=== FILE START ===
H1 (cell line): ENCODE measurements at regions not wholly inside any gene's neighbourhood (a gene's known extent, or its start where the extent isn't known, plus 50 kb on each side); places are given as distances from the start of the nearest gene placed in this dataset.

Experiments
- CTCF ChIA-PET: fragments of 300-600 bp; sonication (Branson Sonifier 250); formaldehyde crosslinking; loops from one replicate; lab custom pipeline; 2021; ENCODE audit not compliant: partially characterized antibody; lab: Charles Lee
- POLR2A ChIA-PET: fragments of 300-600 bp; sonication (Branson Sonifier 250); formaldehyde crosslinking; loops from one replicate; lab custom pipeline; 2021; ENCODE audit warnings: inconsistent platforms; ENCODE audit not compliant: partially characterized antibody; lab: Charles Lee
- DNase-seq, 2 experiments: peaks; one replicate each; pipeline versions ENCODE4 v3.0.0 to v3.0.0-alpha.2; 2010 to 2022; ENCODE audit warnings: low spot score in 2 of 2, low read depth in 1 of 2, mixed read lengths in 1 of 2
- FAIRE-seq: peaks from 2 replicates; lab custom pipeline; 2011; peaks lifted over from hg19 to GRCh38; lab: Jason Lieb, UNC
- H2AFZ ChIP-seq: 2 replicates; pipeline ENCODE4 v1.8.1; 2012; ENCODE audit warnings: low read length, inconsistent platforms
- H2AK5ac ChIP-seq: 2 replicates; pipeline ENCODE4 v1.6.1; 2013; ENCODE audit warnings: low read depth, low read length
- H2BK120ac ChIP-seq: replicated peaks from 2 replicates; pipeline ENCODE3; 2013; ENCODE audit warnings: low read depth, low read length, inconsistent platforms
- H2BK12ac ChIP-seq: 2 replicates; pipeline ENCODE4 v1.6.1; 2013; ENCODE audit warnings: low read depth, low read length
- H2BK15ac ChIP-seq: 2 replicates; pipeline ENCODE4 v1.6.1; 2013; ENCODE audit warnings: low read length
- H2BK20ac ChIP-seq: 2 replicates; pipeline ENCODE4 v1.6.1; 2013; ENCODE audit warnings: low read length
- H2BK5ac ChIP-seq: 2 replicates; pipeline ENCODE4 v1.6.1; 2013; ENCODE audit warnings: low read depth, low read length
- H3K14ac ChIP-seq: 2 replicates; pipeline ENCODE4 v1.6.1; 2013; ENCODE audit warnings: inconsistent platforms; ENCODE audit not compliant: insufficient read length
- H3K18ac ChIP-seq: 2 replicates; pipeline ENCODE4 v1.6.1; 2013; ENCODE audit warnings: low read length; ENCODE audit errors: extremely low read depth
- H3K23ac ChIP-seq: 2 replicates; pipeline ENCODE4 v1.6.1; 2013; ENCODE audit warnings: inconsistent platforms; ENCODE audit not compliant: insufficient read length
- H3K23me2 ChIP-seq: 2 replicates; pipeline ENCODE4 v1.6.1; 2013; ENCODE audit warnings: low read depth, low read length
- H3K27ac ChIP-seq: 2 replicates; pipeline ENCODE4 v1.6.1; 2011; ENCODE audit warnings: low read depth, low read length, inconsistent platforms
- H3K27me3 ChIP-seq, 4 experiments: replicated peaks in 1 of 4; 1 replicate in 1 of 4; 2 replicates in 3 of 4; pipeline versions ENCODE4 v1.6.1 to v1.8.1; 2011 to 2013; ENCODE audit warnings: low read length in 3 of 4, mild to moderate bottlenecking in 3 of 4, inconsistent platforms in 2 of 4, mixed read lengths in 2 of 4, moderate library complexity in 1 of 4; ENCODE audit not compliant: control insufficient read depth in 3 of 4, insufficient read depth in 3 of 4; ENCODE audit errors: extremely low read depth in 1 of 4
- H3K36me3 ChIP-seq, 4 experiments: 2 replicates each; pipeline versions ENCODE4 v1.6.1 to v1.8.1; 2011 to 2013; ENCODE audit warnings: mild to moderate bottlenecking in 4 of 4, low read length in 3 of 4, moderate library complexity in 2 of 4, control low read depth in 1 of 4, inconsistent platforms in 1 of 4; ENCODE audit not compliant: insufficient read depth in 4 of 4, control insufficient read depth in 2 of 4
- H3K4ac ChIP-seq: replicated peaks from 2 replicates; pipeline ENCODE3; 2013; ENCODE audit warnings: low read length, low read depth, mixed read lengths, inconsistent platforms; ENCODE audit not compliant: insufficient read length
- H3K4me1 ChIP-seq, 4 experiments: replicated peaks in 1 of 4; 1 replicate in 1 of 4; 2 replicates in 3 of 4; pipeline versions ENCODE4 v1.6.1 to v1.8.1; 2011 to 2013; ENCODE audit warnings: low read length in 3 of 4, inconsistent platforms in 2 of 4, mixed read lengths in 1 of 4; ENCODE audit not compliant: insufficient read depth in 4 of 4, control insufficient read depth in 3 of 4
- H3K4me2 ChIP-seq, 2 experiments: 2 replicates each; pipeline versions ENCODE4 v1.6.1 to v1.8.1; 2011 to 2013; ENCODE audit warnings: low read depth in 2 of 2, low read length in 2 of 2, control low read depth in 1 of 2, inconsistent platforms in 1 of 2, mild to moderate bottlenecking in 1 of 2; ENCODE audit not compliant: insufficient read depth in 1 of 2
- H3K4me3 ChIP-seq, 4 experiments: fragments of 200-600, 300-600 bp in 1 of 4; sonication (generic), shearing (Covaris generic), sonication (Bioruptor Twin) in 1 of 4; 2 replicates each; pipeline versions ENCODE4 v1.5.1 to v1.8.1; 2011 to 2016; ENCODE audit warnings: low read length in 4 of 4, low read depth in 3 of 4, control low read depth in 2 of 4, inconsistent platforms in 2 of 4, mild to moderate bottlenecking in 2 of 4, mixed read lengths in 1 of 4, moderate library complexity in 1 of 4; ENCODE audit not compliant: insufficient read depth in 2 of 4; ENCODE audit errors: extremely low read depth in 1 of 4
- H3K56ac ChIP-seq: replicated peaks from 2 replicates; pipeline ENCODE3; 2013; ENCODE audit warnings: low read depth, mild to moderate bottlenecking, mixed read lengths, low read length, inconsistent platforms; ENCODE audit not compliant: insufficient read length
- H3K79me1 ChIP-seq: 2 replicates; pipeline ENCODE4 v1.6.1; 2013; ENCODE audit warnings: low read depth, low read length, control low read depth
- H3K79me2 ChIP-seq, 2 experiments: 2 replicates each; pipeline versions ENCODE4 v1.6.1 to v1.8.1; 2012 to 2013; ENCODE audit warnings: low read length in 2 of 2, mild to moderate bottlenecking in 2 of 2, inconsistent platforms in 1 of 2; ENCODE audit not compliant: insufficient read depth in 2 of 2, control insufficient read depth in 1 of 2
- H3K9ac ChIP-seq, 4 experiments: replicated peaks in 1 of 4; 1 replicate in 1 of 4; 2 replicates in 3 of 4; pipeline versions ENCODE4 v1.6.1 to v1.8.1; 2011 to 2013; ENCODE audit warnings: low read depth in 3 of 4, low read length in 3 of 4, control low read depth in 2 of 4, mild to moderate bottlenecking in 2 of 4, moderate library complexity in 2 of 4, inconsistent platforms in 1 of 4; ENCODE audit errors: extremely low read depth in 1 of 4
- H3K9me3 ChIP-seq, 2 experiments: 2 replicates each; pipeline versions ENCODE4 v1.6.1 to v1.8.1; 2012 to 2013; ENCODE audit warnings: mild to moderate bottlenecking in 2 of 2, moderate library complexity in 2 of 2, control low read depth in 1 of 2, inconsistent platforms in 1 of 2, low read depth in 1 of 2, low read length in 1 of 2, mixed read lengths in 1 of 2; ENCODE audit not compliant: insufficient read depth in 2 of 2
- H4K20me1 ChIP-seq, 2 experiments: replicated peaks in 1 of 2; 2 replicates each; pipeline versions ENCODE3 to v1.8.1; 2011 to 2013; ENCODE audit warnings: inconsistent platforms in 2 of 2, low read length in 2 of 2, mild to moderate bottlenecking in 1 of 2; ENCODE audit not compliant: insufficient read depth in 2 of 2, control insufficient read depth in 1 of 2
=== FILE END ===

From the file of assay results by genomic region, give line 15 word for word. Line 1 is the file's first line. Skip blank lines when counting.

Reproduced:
- H3K18ac ChIP-seq: 2 replicates; pipeline ENCODE4 v1.6.1; 2013; ENCODE audit warnings: low read length; ENCODE audit errors: extremely low read depth